Well that’s a little bit of an awkward title – its not ONLY my first Node.js plugin I’ve released on NPM but it ALSO does 3D motion sensing! So brand new on both counts – I’m no Node.js plugin/addon veteran by any means!
That said, I learned a lot of stuff. I think the project serves as a shining example of how one guy accomplished some rather difficult and not so ordinary things you’d need to do with Node.js. I won’t claim it’s necessarily the right way – just one way. I was a little scared of C++ before all of this, but I jumped in because I had a need that I wanted to fill, and C++ was the only way to get it done.
The hugest hurdle was breaking down the architecture to something that wouldn’t block the entire Node.js main process. In all of the OpenNI examples, they would run a big old while loop that will grab frames of video/depth and pull out the features we need like gestures and skeleton data.
This is SO not cool for Node.js, so I needed to delve into how to achieve threading in the V8 engine with “lib_uv”. I still don’t understand everything about the final lib_uv code I used (why some things are declared as they are), but I successfully broke it out into a new thread that runs as fast as your machine will let it. We reach in and grab our joints using a custom defined interval to poll at, and we event out when gestures and other events are encountered.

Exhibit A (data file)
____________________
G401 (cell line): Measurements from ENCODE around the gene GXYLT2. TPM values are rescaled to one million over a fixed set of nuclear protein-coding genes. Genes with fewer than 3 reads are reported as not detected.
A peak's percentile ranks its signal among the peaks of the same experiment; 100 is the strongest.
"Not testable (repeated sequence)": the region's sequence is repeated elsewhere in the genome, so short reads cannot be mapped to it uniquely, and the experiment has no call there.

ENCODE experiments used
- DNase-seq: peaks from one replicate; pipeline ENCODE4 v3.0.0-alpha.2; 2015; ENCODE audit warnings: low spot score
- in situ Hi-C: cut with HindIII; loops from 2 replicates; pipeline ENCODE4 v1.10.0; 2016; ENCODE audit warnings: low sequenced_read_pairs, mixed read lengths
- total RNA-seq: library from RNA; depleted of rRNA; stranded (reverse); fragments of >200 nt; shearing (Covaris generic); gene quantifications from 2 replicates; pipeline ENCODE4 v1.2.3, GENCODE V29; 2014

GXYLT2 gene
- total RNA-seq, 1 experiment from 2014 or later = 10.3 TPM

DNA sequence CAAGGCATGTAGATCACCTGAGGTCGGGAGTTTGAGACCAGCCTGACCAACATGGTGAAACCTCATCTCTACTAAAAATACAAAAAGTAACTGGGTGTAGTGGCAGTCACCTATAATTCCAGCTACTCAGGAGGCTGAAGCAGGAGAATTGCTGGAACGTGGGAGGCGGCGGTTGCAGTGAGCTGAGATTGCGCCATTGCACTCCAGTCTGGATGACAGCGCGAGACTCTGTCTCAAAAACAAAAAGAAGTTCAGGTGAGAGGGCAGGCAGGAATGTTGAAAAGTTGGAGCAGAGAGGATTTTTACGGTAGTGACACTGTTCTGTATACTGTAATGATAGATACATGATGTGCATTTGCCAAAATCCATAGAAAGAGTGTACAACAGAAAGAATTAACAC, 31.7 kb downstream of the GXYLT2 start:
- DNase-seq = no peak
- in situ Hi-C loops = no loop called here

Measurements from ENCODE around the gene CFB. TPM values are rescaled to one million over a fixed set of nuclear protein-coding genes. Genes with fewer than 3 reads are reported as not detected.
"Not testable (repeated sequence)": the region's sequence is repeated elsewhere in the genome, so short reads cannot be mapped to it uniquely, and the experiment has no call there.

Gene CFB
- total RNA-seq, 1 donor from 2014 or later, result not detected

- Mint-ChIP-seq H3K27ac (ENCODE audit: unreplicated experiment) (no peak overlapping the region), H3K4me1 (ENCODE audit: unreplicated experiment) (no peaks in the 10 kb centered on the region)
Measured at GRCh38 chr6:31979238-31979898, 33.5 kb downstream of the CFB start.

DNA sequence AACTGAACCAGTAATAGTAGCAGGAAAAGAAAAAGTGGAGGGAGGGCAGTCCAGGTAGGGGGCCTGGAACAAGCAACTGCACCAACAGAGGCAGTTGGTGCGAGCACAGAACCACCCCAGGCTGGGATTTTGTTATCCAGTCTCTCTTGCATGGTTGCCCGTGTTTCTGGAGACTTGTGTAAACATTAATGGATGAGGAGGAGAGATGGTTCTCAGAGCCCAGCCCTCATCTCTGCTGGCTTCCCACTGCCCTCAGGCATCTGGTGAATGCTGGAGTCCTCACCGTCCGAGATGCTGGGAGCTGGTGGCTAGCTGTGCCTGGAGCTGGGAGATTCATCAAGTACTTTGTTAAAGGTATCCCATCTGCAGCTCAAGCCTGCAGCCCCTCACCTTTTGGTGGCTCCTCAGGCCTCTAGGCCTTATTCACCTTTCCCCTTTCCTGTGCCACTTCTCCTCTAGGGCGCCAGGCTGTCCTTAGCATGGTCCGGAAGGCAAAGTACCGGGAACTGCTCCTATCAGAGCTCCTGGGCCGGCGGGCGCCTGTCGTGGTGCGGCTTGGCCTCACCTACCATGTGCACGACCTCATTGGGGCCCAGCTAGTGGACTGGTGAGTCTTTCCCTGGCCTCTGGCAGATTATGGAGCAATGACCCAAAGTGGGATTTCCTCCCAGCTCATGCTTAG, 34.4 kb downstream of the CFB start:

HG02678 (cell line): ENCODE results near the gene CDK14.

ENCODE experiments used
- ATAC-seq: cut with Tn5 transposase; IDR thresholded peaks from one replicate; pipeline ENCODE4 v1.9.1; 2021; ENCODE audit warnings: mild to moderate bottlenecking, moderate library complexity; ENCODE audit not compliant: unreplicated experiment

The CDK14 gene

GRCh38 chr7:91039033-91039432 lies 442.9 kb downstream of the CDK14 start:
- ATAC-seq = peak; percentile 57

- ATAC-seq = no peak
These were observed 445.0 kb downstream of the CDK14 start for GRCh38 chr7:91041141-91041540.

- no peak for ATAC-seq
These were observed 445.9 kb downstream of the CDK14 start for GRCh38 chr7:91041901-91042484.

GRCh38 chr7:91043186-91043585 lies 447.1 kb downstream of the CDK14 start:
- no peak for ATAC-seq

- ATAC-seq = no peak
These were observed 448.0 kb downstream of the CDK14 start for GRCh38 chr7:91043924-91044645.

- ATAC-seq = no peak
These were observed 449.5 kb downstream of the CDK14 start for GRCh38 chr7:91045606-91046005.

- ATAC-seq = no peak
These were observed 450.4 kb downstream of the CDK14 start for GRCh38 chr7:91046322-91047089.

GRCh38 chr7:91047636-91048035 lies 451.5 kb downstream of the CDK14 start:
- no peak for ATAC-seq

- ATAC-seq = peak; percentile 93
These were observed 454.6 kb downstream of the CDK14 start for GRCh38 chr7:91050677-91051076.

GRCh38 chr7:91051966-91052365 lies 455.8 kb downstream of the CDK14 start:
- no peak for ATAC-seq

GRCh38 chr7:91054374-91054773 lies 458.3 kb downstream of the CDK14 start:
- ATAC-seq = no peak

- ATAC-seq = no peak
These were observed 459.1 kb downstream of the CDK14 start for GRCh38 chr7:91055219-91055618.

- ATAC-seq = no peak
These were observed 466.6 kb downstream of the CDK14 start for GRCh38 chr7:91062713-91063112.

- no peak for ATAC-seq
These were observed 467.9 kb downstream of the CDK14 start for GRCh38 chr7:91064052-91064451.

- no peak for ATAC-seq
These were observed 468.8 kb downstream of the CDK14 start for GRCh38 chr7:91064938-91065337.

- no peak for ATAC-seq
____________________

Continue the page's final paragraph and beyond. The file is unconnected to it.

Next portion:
Of course, all of this NEEDS to be threadsafe. If you access the wrong thing inside a thread, you crash your entire process.
You can checkout the main logic of all of this, completely with C++/JS communication and threading here:
I didn’t do this alone, either. I asked a couple questions to the extremely awesome Node.js Google Groups. One was around the threads question, and the other was around C++ compiling. To demonstrate how much of a noob I was, my compiling question was that I didn’t realize you had to include ALL your *.cpp files in your sources target. I thought since the main.cpp references other things, they would be automatically included. NOPE! Live and learn.
Anyway – I’m of the opinion that this project probably represents some of the most difficult things you could ever need to know how to do in a Node.js addon (without getting into domain specific C++ code which could be infinitely complex for sure). So feel free to have a gander and learn!